Sunday, August 21, 2005

The Conservative Revolutionary in Chief.

Yep- Mark Steyn again- a constant presence on this website. One of the few genuine treasures of transnationalism, I'd say, and a major irritation to the moonbat fringe, or the head in the sand liberal drones who somehow suck out a life somewhere on the epidermis of the body politic.

What's fascinating, following the work of someone so current in everything he does is to see the reactions- is to watch the waves. I've read some intemperate opponents insulting him personally and ridiculing his accuracy, yet- and I don't think it takes a genius to be accurate- nine times out of ten the critics are the innaccurate ones.

The Pub Philosopher has a great example- the Leicester Somalis. I'd thought I could recall my Leicestershire uncle saying something about this, but still Steyn's claim that 10,000 Somalis had moved to Leicester from 2001 struck me as remarkable, and questionable by those who always try to question those who puncture their multi-culti ideology through simple shocking observation. The Pub Philosopher checked it out, and found Steyn to be more than reliable- and I'd guess the sources he used, for instance a Parliamentary Select Committee- might even be the same.

In this light I found Steyn's comment as part of his Hugh Hewitt interview here very interesting.:

'That's the great thing about a lot of what's happened on the internet. You can actually read the Pakistani papers before you go to bed each night. That's the new world.'

Well, if you're Mark Steyn you can, and you do- whereas many of us could and don't.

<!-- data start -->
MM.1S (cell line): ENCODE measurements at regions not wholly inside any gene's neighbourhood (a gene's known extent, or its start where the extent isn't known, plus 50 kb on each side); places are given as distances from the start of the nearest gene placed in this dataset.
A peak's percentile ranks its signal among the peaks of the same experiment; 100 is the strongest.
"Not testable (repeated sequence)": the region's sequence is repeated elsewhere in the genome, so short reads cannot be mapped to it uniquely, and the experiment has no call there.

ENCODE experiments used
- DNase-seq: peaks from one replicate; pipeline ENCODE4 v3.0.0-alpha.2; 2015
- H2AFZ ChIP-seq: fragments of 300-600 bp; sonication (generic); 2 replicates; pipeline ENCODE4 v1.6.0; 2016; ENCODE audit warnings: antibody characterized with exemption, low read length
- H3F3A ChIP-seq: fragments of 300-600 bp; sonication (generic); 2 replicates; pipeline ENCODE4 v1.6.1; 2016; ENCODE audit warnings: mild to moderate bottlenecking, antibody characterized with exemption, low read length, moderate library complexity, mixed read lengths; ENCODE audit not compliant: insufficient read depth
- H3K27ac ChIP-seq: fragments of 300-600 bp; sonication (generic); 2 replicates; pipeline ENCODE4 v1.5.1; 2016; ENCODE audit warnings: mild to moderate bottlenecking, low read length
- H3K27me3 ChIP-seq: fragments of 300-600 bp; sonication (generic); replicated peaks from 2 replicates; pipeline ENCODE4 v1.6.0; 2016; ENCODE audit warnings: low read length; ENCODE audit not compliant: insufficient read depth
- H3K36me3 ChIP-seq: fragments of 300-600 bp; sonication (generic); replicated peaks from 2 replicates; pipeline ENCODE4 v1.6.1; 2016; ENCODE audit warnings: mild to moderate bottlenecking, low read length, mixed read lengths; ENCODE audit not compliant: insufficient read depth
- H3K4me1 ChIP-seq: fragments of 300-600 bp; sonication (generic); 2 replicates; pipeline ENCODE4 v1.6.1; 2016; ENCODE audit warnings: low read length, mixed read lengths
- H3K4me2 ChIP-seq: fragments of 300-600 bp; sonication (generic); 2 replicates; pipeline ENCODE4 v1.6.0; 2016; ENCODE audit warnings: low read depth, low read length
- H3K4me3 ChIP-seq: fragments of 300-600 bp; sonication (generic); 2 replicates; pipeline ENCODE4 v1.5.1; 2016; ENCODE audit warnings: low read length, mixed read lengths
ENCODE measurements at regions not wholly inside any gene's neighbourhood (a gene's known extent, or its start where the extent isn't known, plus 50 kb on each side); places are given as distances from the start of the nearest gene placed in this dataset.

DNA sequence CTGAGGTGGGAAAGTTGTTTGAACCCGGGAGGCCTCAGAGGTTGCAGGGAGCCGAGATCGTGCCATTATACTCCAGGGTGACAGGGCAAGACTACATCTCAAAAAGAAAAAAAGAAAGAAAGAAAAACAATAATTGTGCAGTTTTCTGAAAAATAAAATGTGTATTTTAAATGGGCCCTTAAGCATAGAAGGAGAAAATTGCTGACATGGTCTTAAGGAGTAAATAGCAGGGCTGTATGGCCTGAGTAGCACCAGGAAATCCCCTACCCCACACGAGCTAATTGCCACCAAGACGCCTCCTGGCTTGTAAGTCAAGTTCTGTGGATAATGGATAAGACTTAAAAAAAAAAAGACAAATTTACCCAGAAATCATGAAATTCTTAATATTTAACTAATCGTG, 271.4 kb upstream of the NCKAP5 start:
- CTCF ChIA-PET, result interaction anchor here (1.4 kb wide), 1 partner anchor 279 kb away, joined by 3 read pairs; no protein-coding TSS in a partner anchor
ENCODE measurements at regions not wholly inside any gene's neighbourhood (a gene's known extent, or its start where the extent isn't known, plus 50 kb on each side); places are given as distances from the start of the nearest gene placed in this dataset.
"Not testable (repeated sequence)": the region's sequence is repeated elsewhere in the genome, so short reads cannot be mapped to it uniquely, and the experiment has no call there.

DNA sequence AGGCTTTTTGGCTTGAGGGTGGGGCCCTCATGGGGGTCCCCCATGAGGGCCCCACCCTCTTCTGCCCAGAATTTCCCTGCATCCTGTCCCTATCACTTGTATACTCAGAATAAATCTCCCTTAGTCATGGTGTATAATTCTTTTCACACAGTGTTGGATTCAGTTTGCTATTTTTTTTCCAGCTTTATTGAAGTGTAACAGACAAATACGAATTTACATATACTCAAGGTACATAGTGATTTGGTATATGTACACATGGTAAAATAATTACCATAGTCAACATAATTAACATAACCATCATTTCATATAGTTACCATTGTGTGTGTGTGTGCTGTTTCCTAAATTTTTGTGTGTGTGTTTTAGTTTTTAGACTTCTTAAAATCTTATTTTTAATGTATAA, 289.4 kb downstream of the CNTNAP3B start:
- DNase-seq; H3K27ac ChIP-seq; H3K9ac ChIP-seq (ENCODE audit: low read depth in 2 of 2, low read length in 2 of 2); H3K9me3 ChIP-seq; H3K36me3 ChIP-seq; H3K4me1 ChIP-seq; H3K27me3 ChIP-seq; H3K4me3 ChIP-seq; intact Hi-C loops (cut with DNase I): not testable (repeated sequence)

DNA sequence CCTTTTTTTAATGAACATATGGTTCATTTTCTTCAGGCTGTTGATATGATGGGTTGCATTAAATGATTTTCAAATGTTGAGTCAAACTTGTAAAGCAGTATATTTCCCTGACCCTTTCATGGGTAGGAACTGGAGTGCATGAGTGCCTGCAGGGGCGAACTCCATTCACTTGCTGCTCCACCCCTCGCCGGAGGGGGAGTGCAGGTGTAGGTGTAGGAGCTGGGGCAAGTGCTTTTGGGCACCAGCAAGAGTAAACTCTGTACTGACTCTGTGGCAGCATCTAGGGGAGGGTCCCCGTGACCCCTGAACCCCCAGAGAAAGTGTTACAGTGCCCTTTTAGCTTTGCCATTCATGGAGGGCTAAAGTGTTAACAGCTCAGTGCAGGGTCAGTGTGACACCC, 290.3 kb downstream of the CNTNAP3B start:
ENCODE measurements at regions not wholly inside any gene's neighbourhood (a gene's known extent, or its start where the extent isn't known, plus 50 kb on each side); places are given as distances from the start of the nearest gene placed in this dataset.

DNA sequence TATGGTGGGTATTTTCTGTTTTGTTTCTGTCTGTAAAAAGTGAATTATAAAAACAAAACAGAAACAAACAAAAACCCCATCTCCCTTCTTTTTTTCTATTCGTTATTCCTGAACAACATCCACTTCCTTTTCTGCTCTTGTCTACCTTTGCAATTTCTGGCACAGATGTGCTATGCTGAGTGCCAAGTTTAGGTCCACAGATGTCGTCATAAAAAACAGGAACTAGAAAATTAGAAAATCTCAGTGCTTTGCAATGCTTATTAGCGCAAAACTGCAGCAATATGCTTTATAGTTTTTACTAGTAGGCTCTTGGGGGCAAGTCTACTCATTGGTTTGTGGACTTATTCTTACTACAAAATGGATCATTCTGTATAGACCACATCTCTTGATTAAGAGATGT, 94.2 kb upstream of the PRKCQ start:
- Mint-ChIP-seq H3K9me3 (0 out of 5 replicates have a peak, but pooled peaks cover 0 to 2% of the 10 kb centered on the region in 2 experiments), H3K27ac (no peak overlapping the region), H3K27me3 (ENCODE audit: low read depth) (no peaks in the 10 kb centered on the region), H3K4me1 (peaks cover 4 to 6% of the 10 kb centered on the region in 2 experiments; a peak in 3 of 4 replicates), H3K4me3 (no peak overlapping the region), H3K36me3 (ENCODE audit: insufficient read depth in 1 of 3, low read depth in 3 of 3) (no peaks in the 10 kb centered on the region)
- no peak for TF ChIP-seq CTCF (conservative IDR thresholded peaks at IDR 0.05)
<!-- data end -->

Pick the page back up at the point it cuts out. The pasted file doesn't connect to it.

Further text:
But I wanted to point out another good Mark Steyn call- the Menezes case, for which he received flak from the Right. Steyn produced a little topical take in response to recent revelations about the case- basically explaining himself a little more and claiming a modest vindication.

Good on him- and we need to recognise the integrity at work in his writing. My response to those on the Right, is to say that for over a decade I (we?) have been concerned that the police have become ever more technocratic and politically correct. Thus now we need to ask whether that hasn't made them practically less competent at traditional policing, such that they can't even present a coherent witness description to the press- Laban reports fascinatingly- and announce a policy unknown to the British culture of policing in the fashion we've seen in the Menezes case. Then, we could take the opportunity to cull the force (I'm thinking particularly of the Met here) of many of the politically correct showboaters who've muscled their way ahead by being good at mouthing the pieties of modern politically correct policing- starting with Mr Blair. That's positive thinking.

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